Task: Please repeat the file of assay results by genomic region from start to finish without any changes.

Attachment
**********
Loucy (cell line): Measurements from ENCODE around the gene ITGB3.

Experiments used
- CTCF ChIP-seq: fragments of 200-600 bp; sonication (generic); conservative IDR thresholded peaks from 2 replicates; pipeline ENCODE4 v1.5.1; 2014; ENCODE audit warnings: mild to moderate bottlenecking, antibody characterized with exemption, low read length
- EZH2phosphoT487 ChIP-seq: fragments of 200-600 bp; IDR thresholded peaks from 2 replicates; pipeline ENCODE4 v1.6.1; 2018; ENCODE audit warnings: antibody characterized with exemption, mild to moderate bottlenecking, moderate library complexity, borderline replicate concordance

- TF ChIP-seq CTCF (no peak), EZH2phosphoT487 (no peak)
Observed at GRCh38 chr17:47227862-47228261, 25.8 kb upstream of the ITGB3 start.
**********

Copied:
Loucy (cell line): Measurements from ENCODE around the gene ITGB3.

Experiments used
- CTCF ChIP-seq: fragments of 200-600 bp; sonication (generic); conservative IDR thresholded peaks from 2 replicates; pipeline ENCODE4 v1.5.1; 2014; ENCODE audit warnings: mild to moderate bottlenecking, antibody characterized with exemption, low read length
- EZH2phosphoT487 ChIP-seq: fragments of 200-600 bp; IDR thresholded peaks from 2 replicates; pipeline ENCODE4 v1.6.1; 2018; ENCODE audit warnings: antibody characterized with exemption, mild to moderate bottlenecking, moderate library complexity, borderline replicate concordance

- TF ChIP-seq CTCF (no peak), EZH2phosphoT487 (no peak)
Observed at GRCh38 chr17:47227862-47228261, 25.8 kb upstream of the ITGB3 start.